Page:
When a local church panel discovered that a church member had been molesting a little girl, a clergyman went to the police to report the child predator, effectively resulting in his imprisonment. However, the convicted sex offender’s wife has now filed a $9.5-million lawsuit against the church for “damages.”
Unable to contain his guilt any longer, 47-year-old Timothy Johnson confessed a disturbing sin to the elders of the Church of Jesus Christ of Latter-Day Saints in Stayton, Oregon. The father-of-five admitted that he had sexually abused his youngest daughter over a period of 4 years during her pre-teen and early teenage years, according to The Oregonian.
Although Timothy believed that his admission was an easy way to “repent of his sins” and rid his conscience of guilt, he had confessed serious crimes to clergy members, one of whom was a pharmacist and is a mandatory reporter of child abuse in Oregon. Timothy was eventually arrested and news of his depraved abuse spread throughout the LDS community.
Timothy was initially charged with first-degree sodomy, sexual abuse, and unlawful sexual penetration for sexually abusing a child under the age of 16. He later pleaded guilty to 4 counts of second-degree sexual abuse, which earned him 15 years in prison. However, despite justice finally being served, his wife apparently felt more scorn toward the church than the man who sexually abused her own little girl.
The convicted sex offender’s wife, Kristine Johnson, has officially filed a lawsuit against the LDS Church, claiming that the clergy member breached confidentiality by reporting her husband’s molestation of their daughter. Bizarrely, the woman has listed four of her five children, excluding the daughter who suffered the sexual abuse, as plaintiffs in the case, arguing that they would’ve been better off with their father in the home.
According to Breitbart, the lawsuit demands $9.5 million in suffering and damages, blaming the church for “loss of income, emotional distress, and her family’s loss of her husband’s companionship.” The suit seeks an additional $40,000 for his criminal defense.
Kristine, who alleges that she only learned of her husband’s crimes just before his confession, argues that Timothy resolved the matter by adhering to “the rules and scriptures of the church” which “requires and admonish church members to ‘confess their sins unto the brethren before the Lord,'” The Washington Post reports. However, she apparently doesn’t believe that fessing up to a serious crime should warrant any punishment.
“It never occurred to me to go to the police,” she said. “It never entered my mind because of being raised Mormon. These bishops and leaders are like God — they speak for God.”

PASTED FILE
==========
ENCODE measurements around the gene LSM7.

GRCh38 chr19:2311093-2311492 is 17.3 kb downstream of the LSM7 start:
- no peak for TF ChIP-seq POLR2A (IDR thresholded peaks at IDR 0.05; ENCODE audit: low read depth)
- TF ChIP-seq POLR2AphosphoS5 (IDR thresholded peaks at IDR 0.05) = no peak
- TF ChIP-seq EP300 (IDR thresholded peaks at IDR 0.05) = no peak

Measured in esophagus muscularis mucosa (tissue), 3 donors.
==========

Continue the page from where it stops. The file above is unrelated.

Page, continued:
On the side of the plaintiffs, attorney Bill Brandt explained that his client’s husband confessed in order “to get back in good favor with the church.” He claimed that Timothy Johnson should’ve been offered counseling and that his crimes should’ve remained private.
Brandt said church leaders had an obligation to warn the husband: ”‘Look, before you come in here and say this, we need to tell you …we’re going to report you.’”
The lawsuit insists that Timothy and his wife should’ve been warned that such a confession could be reported to the authorities. However, the LDS Church has blasted the notion that they should’ve kept quiet about the sexual abuse of a child for the sake of saving the offender from legal punishment.
“The Church teaches that leaders and members should fulfill all legal obligations to report abuse to civil authorities,” said spokesman Eric Hawkins. “In some circumstances, those obligations may be governed by their professional duty and in others by their role as clergy. The Church has a 24-hour abuse help line to help leaders understand and meet both their professional and ecclesiastical obligations to report abuse. We are grateful for the efforts of law enforcement and prosecutors to investigate and pursue justice for those who were abused.”
Oregon law requires “private or public” officials, including clergy members, to report suspected child abuse. Although the law allows for exceptions in learning of alleged abuse through a “privileged” communication, it doesn’t prohibit reporting in such cases.
Many are worried that the lawsuit could set a bad precedent, and church members would refrain from reporting abuse out of fear of being sued. Disturbingly, while religious institutions have been rightfully sued for covering up such abuse, individuals are now bold enough to sue for the exact opposite.